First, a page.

The Monotony of Evil
You cannot stand what I've become,
You much prefer the gentleman I was before.
I was so easy to defeat, I was so easy to control,
I didn't even know there was a war. - Leonard Cohen
Thanks for the suggested cold remedies. I took the raw onion cure (as well as, I must admit, heaps of echinacea, Benylin and Tylenol Ultra), and whatever may have worked or not, my head's cleared. Now, I'm merely nauseous. But that's just a symptom of the times, and there's not much to be done about that.
These are, after all, Simone Weil's times. Evil, wrote the socialist mystic, is monotonous: there is "never anything new, everything about it is equivalent.... It is because of this monotony that quantity plays so great a part." This seems counterintuitive, or perhaps simply wrong, because the world today appears full of often lamentable novelty. But the novelty, evil's artifact, is an illusion.
We'd never seen anything like 9/11. Except we had, and didn't recognize it. We needn't go back to Gladio or the other false flags of suppressed history. Just two summers before, nearly identical mechanisms of terror and control were deployed upon the Russian people to consolidate the transfer of power to Vladimir Putin, who was facing his first election, and to provide the pretext to invade Chechnya.
After four apartment complexes had been demolished and 300 killed, residents of a fifth in the city of Ryazan discovered a huge bomb in their basement and called the local police. Initially, federal authorities claimed terrorists had been thwarted, but when the perpetrators were apprehended shortly thereafter by Ryazan police, and found to be agents of Russia's security service FSB, the story changed: it was now claimed to have been an "exercise," and the sack of explosive hexogen was said to have contained nothing but "sugar." (Disbelief, a documentary regarding the bombings and the revelation of state guilt, may be viewed here. The story of Ryazan begins at approximately the 36 minute mark.) In 2002, an incurious Duma voted against a parliamentary inquiry into the bombing campaign.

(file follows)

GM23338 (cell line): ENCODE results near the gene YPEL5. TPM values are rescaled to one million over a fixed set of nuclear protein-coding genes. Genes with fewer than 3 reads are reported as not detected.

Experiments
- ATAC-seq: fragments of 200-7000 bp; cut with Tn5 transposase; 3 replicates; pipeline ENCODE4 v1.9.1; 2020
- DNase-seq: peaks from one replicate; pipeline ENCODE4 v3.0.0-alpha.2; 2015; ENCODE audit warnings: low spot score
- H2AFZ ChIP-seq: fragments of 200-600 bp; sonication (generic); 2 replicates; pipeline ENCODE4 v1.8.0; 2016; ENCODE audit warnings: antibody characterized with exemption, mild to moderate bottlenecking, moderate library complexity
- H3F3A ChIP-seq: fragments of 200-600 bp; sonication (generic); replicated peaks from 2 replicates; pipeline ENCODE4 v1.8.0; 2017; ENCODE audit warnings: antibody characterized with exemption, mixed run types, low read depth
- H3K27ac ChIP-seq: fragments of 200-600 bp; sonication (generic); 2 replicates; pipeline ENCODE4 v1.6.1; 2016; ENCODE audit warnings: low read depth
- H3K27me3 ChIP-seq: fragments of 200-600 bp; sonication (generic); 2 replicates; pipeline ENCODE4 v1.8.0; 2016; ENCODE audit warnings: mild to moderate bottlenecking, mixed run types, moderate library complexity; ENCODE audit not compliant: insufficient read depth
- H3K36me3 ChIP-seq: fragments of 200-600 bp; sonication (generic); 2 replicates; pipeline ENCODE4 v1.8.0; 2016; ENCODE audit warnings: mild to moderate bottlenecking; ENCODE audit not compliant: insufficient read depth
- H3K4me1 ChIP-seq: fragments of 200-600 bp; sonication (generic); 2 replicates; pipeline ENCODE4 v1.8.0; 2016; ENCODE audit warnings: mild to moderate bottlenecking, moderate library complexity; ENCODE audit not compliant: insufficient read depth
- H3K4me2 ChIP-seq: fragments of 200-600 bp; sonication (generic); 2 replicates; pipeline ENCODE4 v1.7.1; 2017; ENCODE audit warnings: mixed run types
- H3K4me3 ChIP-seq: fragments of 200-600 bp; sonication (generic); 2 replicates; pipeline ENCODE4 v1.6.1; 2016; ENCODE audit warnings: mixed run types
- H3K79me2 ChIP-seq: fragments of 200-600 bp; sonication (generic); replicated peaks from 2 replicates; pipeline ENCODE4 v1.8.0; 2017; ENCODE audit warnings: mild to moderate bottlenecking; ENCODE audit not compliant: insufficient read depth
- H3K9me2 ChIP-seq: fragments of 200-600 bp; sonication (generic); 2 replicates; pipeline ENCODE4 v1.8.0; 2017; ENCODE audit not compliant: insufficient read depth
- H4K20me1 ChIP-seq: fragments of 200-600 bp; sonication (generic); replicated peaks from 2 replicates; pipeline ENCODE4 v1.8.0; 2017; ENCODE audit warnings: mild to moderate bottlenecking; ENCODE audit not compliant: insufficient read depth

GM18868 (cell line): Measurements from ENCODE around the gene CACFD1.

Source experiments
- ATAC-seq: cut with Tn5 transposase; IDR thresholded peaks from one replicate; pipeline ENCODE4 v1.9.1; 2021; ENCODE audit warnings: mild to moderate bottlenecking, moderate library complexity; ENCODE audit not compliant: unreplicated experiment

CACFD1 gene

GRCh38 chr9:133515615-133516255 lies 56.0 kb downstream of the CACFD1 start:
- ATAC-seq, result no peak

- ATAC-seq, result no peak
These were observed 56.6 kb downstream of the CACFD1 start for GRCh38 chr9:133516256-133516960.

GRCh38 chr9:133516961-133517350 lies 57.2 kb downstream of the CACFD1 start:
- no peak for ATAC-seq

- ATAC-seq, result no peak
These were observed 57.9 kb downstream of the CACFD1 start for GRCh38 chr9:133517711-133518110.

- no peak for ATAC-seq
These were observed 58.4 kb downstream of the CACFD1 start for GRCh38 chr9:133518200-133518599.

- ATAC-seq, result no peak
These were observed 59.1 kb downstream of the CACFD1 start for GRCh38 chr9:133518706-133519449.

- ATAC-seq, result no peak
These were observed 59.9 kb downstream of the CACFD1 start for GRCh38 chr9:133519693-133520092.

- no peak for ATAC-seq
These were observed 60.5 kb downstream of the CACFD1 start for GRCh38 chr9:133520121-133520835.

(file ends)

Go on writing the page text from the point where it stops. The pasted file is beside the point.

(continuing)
Not only by history's precedence, but by current events, 9/11 isn't really that extraordinary.
It's interesting to note how Western pundits who would likely dismiss as nonsense the mere suggestion of a 9/11 conspiracy have no problem at all assessing the Russian apartment bombings as state terror. David Satter, a fellow of the Hoover Institution and the Hudson Institute and former Moscow correspondent for the Financial Times of London, wrote "The Shadow of Ryazan" with funding from the Smith Richardson Foundation, an abbreviated version of which was published by The National Review. It's funny how easily the generalized dismissals of conspiracy, such as how it meets a "psychological need," or that "something so big couldn't be kept a secret," vanish into one's political blind spots. That is, to the opinion makers, conspiracy can be the most reasonable explanation of events, so long as it's over there, and it's something they do. Satter finds the FSB guilty of waging a false-flag terror campaign against the Russian people and pronounces the Putin regime illegitimate, but don't expect him to be called a kook in a tinfoil hat for it.
The monotonous evil behind both the Moscow bombings and 9/11 is the tediously familiar, ceaseless appetite of the powerful for yet more power. Perhaps it's just as misleading to speak of "state terror" as it is to say "Bush Knew," as states are increasingly junior partners in the transnational equation of deep politics. Governments are the social clubs fronting the backrooms where the hard deals go down. As Peter Dale Scott writes in his important paper from last Fall entitled "The Global Drug Meta-Group," many 9/11 theorists create a false dilemma, suggesting the guilty party is either al Qaeda or the Bush administration, whereas elements of both were employed as assets by a deeper power network wired into narcotics and arms trafficking which has sometimes been called the Octopus. "In America few are likely to conceive of the possibility that a force in contact with the U.S. government could be not just an asset, but a force exerting influence on that government." It may be inconceivable to most, but I think it best accounts for the actions of a gangster elite. Though for the most part, the "elected" officials comprise the consiglieri, not the capos. (Why do you think so many of them are lawyers?)
Because evil aways wants more of the same, and there will always be less until there is none, it's easy to lapse into pessimism. Perhaps too easy. And perhaps that's where Weil returns.
Simone de Beauvoir writes of Weil, in Memoirs of a Dutiful Daughter, that "A great famine had broken out in China, and I was told that when she heard the news she had wept: these tears compelled my respect much more than her gifts as a philosopher. I envied her having a heart that could beat right across the world."
Weil died in England in 1943 of tuburculosis, though her death was hastened by her refusal to eat more than the ration allowed her compatriots in occupied France. She wrote, "Human beings are so made that the ones who do the crushing feel nothing; it is the person crushed who feels what is happening. Unless one has placed oneself on the side of the oppressed, to feel with them, one cannot understand."
Evil doesn't do empathy. We had better. Because if our hearts can beat around the world - if our consciousness can be elevated such that we see our isolation to be an illusion and our divisions a deceit of criminals who mean to crush us with them - then maybe the world will yet see some glorious novelty.